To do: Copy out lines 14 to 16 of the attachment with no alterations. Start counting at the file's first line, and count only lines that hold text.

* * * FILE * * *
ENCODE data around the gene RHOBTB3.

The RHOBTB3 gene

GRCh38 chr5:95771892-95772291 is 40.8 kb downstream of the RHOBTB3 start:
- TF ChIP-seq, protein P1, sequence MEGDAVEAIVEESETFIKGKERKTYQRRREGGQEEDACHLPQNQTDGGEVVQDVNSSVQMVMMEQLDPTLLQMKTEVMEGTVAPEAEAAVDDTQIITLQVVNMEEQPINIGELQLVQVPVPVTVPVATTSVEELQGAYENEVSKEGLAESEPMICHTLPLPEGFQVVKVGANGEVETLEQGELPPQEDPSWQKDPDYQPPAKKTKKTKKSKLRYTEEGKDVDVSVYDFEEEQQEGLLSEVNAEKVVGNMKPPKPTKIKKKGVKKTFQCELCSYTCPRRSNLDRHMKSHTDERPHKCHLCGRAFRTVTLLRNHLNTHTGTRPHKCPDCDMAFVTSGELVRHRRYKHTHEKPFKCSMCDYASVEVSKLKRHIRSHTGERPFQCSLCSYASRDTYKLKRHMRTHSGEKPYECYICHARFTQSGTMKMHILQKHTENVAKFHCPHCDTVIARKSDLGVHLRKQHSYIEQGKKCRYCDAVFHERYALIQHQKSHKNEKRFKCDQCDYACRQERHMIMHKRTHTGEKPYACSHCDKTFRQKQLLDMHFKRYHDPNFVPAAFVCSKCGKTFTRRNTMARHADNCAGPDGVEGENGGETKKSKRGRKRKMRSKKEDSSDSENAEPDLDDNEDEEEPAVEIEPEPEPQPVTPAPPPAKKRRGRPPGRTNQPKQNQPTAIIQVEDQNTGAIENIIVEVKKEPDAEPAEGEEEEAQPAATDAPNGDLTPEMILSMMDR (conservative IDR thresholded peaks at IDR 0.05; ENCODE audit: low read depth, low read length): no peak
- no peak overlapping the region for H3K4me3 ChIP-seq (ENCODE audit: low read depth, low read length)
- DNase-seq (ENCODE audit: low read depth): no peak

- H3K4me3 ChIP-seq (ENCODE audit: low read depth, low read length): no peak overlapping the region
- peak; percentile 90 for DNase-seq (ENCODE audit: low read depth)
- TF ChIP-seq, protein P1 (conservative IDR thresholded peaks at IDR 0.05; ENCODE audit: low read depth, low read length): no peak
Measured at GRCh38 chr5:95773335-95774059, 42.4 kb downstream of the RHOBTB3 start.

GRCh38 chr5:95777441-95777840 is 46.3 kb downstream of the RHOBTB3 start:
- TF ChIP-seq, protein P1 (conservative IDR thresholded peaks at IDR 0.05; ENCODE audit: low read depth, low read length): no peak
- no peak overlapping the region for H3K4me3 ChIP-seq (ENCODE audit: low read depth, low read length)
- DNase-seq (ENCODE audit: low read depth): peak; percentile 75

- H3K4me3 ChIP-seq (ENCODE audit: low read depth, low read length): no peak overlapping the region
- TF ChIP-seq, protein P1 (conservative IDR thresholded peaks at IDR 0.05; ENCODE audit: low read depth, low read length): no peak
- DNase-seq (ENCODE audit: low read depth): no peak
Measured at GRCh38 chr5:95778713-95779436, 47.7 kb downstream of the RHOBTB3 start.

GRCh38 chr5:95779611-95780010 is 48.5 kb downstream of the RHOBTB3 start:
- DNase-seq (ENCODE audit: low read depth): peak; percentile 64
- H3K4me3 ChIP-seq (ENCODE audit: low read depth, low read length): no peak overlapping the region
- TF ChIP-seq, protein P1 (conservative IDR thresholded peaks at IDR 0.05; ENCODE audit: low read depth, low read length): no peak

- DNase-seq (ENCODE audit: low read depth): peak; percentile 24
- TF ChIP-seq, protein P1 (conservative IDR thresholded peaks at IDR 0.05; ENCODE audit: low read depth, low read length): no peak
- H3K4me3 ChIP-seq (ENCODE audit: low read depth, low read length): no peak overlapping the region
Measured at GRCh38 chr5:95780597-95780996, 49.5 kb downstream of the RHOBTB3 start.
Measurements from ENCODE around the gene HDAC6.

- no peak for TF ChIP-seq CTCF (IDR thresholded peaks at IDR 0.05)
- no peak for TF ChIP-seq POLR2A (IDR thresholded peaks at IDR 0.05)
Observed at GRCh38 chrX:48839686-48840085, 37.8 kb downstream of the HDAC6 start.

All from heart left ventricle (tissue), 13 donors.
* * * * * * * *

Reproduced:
- DNase-seq (ENCODE audit: low read depth): peak; percentile 75

- H3K4me3 ChIP-seq (ENCODE audit: low read depth, low read length): no peak overlapping the region
- TF ChIP-seq, protein P1 (conservative IDR thresholded peaks at IDR 0.05; ENCODE audit: low read depth, low read length): no peak